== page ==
Readers Write In #241: When Lord Krishna and Woody Allen met on my account!

Posted on August 11, 2020


(by G Waugh)

Arjuna, the warrior felt deeply uncomfortable about taking on his rivals, the Gauravas who were his siblings after all. He was much worried about fighting is own Guru Dronacharya who treated him like a son. It was a deep dilemma for Arjuna. He simply couldn’t pick his bow and begin fighting the war he was supposed to.

You weren’t the one who volunteered to play dice with Duryodhan and Shakuni; you weren’t the one who lost the game; you weren’t the one who pulled the sari of Draupadi in the court at the time of her menstruation; you weren’t the one who was consulted about the future course of action at any point in time by your brother; you weren’t the one who was responsible for your fourteen-year exile. When Duryodhan refused to return your rightful kingdom after the exile, you weren’t empowered to do anything. He was the one who was responsible for bringing you into the battlefield and this war did not happen at all because of you. You are here not because you willed or you made a mistake. But; you have a duty to do here. You are bounden by your family to fight for the cause of your brother, to avenge the enemy on behalf of your wife. So don’t think too much about yourself. You are just a pawn in this game. Do what you have to do and think about nothing

This was what Krishna meant when he lectured his friend-pupil when the great warrior was stung by pangs of conscience and sympathy for his erstwhile relatives. In the context of the story, these are things which were very clear and apparent right from the first, but Krishna’s timely reminder of what happened before helped Arjuna to see reason and proceed with his duty.

But Krishna’s lecture to Arjuna brings more to the reader of the epic than his friend-pupil in question.


There is a famous line in Woody Allen’s 2005 film Match-Point

‘The man who said “I’d rather be lucky than good” saw deeply into life. People are afraid to face how great a part of life is dependent on luck. It’s scary to think so much is out of one’s control. There are moments in a match when the ball hits the top of the net, and for a split second, it can either go forward or fall back. With a little luck, it goes forward, and you win. Or maybe it doesn’t, and you lose.’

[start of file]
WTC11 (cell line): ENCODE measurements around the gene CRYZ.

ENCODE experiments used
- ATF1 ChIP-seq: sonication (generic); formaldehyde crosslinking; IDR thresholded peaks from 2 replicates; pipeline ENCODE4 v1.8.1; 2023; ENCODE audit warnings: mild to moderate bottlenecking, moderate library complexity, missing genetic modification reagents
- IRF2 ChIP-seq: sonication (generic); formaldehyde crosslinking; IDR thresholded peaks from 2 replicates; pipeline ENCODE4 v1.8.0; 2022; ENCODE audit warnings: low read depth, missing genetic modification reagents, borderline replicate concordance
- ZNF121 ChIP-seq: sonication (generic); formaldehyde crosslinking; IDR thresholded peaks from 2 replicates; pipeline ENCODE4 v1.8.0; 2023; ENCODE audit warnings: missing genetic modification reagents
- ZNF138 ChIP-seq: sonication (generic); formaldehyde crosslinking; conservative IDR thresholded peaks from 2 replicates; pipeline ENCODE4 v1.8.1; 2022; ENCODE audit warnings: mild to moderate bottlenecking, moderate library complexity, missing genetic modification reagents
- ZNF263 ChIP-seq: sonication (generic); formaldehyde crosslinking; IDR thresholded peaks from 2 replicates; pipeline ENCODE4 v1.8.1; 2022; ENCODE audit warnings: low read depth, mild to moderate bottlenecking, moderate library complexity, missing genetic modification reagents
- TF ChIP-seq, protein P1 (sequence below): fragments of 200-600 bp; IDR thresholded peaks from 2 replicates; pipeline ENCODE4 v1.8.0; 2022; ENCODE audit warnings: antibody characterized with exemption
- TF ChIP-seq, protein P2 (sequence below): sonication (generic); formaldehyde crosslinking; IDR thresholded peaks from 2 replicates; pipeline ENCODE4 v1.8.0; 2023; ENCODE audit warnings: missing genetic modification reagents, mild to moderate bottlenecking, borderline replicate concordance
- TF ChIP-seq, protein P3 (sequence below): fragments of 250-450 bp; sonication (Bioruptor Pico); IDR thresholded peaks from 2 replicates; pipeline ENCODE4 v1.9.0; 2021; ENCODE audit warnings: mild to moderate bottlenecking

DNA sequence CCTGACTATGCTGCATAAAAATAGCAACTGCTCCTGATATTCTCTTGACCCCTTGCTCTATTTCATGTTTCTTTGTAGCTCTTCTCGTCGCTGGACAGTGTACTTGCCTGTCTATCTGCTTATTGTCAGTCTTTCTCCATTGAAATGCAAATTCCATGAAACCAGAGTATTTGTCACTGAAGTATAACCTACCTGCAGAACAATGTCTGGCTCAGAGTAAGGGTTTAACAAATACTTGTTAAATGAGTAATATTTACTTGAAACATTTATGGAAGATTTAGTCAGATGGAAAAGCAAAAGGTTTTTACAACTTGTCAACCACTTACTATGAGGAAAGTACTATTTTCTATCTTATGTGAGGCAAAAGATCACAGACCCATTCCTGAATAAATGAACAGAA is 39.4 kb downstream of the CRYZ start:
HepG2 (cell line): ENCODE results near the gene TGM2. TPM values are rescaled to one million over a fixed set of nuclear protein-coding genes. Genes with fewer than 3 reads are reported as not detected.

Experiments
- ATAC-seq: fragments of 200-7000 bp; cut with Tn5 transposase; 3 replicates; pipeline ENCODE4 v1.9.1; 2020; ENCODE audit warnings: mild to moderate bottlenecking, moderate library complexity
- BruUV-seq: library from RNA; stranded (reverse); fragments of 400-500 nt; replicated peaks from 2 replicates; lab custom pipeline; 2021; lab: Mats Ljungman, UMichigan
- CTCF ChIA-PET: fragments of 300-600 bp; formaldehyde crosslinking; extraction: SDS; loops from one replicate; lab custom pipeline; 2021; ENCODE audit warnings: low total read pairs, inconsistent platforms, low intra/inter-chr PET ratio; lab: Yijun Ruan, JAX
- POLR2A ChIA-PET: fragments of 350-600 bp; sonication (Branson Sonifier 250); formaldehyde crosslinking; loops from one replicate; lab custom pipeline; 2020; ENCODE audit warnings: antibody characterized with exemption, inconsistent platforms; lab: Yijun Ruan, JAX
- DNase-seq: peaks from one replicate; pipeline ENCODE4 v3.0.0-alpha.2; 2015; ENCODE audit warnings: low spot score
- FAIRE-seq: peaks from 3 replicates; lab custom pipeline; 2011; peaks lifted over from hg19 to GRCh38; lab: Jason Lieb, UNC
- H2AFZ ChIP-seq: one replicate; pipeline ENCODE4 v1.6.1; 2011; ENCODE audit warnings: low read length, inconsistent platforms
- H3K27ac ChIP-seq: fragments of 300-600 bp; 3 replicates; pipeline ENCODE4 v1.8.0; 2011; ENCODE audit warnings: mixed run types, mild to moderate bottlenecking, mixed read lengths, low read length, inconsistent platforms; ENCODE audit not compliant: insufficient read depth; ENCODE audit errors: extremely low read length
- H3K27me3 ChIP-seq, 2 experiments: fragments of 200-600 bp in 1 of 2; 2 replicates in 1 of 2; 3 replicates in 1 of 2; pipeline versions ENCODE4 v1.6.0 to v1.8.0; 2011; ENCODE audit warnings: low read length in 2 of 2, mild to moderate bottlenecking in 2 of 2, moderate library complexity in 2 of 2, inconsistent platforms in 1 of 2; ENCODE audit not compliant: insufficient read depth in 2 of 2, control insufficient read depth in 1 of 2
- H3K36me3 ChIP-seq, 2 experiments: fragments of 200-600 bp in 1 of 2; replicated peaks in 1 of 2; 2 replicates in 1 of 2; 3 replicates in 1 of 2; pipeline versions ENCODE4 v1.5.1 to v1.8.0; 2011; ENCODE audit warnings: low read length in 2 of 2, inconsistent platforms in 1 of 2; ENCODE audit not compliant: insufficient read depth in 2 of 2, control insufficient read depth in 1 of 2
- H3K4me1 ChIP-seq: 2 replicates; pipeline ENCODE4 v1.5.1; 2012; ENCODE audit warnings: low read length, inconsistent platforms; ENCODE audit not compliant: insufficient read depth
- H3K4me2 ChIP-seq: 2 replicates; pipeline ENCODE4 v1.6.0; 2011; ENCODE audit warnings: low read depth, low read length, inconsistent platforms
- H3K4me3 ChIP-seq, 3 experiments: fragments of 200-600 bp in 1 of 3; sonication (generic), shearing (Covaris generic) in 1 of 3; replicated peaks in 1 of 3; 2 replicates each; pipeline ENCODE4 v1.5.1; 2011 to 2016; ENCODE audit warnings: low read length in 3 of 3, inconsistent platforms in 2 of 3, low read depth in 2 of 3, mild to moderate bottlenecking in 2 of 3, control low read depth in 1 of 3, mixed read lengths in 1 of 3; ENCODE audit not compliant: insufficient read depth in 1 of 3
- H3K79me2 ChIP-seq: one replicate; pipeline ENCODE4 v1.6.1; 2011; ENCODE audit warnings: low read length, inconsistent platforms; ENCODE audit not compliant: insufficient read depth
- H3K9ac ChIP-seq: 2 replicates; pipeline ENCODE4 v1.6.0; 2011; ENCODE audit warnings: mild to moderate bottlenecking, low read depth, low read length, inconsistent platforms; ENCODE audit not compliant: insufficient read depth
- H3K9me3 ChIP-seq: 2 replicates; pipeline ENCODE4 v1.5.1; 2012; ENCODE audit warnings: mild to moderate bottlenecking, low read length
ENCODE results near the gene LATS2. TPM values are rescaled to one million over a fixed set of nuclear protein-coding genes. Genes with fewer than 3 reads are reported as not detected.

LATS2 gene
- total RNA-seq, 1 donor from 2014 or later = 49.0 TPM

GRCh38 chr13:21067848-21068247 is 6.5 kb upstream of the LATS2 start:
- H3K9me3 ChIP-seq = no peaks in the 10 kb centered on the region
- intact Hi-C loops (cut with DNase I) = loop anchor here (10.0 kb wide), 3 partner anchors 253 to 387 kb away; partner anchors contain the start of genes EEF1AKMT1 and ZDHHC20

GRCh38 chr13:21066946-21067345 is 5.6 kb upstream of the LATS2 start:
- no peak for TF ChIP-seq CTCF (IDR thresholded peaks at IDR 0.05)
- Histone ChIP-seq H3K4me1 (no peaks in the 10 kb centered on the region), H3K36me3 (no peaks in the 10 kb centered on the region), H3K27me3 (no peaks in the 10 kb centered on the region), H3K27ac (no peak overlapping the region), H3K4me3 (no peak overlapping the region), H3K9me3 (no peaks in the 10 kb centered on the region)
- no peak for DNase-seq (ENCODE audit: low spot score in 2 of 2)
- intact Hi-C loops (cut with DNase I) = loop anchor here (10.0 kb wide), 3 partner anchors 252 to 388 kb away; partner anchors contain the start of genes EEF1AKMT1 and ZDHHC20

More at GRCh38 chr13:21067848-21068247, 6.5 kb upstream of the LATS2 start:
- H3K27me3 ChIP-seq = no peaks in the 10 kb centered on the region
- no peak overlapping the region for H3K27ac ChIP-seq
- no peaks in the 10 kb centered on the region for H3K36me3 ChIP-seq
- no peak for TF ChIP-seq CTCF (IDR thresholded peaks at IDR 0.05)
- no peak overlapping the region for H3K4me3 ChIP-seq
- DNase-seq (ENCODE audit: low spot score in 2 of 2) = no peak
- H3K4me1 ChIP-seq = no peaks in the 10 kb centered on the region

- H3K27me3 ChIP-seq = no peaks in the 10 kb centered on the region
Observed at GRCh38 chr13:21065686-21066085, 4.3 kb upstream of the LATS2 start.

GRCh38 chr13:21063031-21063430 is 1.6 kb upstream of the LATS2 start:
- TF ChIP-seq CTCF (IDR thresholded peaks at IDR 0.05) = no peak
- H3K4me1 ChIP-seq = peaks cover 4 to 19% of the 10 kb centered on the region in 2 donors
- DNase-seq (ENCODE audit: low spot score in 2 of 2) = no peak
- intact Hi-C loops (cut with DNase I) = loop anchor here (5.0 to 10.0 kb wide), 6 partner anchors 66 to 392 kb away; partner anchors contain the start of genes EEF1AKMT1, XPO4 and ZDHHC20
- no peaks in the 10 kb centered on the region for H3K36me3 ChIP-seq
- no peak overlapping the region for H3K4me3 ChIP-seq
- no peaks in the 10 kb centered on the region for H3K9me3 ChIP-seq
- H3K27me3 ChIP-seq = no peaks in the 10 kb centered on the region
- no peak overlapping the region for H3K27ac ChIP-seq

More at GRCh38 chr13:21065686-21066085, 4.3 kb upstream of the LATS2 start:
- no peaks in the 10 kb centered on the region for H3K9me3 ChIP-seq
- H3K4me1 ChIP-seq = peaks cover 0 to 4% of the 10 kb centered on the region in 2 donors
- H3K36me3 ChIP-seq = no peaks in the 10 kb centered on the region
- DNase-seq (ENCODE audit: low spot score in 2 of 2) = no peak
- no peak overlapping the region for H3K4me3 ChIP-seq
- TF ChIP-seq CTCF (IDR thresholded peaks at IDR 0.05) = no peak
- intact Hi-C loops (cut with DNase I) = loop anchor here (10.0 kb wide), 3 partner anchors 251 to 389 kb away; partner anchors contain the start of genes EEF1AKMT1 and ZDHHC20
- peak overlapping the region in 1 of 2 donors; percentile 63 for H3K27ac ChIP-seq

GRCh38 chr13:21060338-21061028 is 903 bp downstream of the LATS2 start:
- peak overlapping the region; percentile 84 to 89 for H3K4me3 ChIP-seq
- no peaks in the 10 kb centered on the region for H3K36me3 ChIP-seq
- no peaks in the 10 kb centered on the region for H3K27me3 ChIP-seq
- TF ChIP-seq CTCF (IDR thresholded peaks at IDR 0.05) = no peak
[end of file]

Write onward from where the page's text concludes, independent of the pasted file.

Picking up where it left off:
This quote could be seen as a logical extension of what Krishna tells Arjuna. There are a lot of things in one’s life that are beyond his control. Just like how the war was not certainly Arjuna’s making, various situations in our lives too are not dictated by our will.

A decade back there was a time when in spite of my best efforts I couldn’t score my best in most of my engineering papers. I used to spend more than a month for every paper, referring to foreign and local authors as may be necessary, frequently studying in depth certain topics which could add to my overall understanding of the subject, shun television watching for atleast a few days before the exam and sometimes study for the exam without sleeping at all.

But at the end, when the results came the figure of 36 was all I could reach in spite of these back-breaking efforts. And my parents were too worried about my performance all the time. At the end of the course when I had cleared close to fifty papers, in spite of so much dynamism that I brought into my preparation for the exams, the numbers hardly reflected my efforts and my accumulated knowledge in engineering.

When you belong to a middle class family in India and when the engineering course is the only route available to prosperity and future well-being, a mediocre performance in your field of study is often deemed ‘a shame’ by your relatives and neighbours. If you are not able to do well in engineering, you were often considered a burden to the planetary ball on which you were living. Needless to say, I was taking all those criticism to my heart and inflicting serious injuries upon myself.